A patch of back garden measuring just 20 metres square has sold at auction for £1.26 million - despite not even having planning permission.
The small plot in Primrose Hill, north London, went up for sale with a guide price of £100,000 - £150,000. But after a furious bidding war between more than two dozen potential buyers, it reached £1.26 million - more than seven times the price of the UK's average home.
The buyer also had to fork out another £68,750 in stamp duty.
"This was one of the most competitive and enthusiastic rooms we have seen in a while," comments auctioneer Gary Murphy from Allsops.
The roughly rectangular patch forms part of the back garden of a house on the south side of Elsworthy Terrace. It's not known whether the successful buyer lives in one of the adjoining properties and plans to annex it as a garden, or is hoping to get planning permission to build.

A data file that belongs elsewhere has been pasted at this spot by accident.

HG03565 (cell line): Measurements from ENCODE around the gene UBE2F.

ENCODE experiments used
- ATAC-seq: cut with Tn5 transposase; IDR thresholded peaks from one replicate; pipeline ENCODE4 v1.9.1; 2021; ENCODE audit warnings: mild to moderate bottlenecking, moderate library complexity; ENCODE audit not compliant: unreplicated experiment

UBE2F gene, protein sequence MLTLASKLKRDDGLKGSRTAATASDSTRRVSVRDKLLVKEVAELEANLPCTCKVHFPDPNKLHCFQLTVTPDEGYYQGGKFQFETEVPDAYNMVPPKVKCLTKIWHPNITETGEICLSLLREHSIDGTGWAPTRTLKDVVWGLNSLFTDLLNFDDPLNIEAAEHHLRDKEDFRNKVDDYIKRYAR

But planning permission may not be given as the plot is small and very close to neighbouring homes. While the government recently relaxed the planning rules to allow - in principle - all building on brownfield sites, gardens don't fall under this heading.
"I think the purchaser and competitors were taking a speculative and long term view as to what sort of planning potential the land might have in the future," Chris Berriman, a partner at Allsop, tells the Ham and High.
"Primrose Hill is a very popular area of London where demand consistently outstrips supply, but it was surprising that it beat its guide price so significantly and that the market decided it was worth a lot more than £150,000."
But as property prices go through the roof in London and the south east, land prices are doing the same - particularly in the most select spots where buyers believe they can create something special.
Recently, indeed, a plot of land in swanky Sandbanks was put up for sale at over £6 million - twice as much as it had sold for when it actually held a house shortly before.
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